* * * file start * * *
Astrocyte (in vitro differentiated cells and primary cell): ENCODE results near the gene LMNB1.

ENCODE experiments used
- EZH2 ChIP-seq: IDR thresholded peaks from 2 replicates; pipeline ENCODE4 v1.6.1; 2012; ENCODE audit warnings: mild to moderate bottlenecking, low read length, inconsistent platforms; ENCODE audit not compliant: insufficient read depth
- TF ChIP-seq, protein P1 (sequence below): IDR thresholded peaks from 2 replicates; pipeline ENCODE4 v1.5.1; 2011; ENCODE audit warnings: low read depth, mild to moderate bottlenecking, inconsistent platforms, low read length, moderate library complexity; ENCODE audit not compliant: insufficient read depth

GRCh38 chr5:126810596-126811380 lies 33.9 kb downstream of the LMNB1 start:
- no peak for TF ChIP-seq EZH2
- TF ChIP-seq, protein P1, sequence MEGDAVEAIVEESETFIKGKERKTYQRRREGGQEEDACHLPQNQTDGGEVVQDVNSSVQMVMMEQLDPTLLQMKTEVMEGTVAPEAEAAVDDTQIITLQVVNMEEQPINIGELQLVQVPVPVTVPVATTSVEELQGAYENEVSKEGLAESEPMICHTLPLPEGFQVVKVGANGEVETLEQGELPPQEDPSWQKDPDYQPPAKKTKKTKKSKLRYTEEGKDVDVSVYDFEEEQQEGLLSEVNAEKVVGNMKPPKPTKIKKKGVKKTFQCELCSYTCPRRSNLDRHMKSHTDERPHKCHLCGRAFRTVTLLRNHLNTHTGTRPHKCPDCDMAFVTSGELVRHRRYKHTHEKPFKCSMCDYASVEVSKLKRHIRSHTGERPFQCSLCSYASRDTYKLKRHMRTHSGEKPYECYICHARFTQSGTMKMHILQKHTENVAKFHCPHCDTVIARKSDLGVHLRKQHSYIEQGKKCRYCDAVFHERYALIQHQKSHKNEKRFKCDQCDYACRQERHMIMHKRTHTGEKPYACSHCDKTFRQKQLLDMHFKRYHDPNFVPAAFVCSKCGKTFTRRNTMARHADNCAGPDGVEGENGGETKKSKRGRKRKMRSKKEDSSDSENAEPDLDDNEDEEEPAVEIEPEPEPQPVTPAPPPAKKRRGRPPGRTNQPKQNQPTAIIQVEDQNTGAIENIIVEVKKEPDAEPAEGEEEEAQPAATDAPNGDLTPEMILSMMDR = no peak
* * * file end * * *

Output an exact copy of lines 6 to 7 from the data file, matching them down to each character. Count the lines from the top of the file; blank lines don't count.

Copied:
- no peak for TF ChIP-seq EZH2
- TF ChIP-seq, protein P1, sequence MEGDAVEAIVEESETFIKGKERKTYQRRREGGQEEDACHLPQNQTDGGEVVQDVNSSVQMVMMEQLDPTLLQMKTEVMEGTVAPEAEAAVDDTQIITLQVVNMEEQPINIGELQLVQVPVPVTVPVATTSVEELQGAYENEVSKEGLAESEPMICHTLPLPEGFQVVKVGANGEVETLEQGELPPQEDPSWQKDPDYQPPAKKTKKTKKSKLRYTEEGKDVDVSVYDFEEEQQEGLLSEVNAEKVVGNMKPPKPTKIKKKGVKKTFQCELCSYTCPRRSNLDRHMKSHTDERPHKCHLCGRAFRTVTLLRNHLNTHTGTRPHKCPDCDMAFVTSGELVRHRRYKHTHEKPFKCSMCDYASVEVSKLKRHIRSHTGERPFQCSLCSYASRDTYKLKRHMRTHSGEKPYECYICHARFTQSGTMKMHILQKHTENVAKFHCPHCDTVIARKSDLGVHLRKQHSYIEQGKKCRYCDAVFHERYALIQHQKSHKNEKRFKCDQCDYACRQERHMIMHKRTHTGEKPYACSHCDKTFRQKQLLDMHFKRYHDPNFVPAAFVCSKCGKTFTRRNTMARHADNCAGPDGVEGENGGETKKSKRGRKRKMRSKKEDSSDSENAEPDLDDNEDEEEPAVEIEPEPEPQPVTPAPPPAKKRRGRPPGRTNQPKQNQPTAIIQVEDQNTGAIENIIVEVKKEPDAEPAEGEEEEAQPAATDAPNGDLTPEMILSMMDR = no peak